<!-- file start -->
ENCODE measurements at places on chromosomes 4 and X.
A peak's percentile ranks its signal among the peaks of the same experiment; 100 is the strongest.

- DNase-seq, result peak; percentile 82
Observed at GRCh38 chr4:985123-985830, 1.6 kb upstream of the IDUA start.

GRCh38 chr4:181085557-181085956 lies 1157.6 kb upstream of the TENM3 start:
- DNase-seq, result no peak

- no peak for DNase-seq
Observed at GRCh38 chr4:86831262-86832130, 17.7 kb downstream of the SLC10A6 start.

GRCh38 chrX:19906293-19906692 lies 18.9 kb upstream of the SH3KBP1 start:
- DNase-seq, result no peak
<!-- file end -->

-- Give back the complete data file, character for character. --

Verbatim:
ENCODE measurements at places on chromosomes 4 and X.
A peak's percentile ranks its signal among the peaks of the same experiment; 100 is the strongest.

- DNase-seq, result peak; percentile 82
Observed at GRCh38 chr4:985123-985830, 1.6 kb upstream of the IDUA start.

GRCh38 chr4:181085557-181085956 lies 1157.6 kb upstream of the TENM3 start:
- DNase-seq, result no peak

- no peak for DNase-seq
Observed at GRCh38 chr4:86831262-86832130, 17.7 kb downstream of the SLC10A6 start.

GRCh38 chrX:19906293-19906692 lies 18.9 kb upstream of the SH3KBP1 start:
- DNase-seq, result no peak